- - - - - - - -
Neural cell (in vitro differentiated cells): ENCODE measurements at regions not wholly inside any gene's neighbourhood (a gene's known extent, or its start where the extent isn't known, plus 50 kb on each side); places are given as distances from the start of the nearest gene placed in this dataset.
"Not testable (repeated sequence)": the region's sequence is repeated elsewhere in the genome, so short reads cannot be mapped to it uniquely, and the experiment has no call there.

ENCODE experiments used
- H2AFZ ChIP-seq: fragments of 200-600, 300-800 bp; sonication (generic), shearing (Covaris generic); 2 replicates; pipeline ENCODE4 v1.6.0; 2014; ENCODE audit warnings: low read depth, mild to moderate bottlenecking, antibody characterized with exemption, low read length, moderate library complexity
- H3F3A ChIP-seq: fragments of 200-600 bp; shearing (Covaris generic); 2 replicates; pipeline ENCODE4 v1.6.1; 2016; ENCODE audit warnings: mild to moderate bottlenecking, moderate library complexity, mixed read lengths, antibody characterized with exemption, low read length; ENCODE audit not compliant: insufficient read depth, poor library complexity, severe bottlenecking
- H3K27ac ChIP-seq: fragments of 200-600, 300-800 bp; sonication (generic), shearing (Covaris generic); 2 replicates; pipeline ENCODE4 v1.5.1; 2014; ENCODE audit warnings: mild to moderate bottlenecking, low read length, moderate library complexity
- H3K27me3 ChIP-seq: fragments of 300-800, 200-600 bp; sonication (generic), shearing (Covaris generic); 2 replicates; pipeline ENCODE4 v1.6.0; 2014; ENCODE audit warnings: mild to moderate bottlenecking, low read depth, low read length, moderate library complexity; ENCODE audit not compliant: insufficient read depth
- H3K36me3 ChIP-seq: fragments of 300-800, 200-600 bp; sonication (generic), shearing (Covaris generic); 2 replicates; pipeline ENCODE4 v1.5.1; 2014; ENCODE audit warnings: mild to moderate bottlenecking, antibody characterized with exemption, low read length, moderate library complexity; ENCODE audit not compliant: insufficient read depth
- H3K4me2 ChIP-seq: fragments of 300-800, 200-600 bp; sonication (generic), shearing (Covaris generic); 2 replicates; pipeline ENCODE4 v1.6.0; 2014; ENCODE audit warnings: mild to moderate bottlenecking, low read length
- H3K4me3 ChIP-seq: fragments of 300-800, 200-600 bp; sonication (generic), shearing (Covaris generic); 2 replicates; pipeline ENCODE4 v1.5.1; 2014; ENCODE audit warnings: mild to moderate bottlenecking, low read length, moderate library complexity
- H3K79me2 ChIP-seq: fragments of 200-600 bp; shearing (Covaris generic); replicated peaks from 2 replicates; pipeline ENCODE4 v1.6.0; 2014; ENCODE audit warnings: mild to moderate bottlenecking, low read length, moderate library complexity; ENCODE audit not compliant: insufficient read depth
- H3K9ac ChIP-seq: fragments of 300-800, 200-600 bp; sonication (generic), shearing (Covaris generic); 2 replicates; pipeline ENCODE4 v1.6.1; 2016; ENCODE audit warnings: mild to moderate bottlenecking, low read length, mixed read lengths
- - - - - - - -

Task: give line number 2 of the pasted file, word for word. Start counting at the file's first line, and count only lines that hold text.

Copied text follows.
"Not testable (repeated sequence)": the region's sequence is repeated elsewhere in the genome, so short reads cannot be mapped to it uniquely, and the experiment has no call there.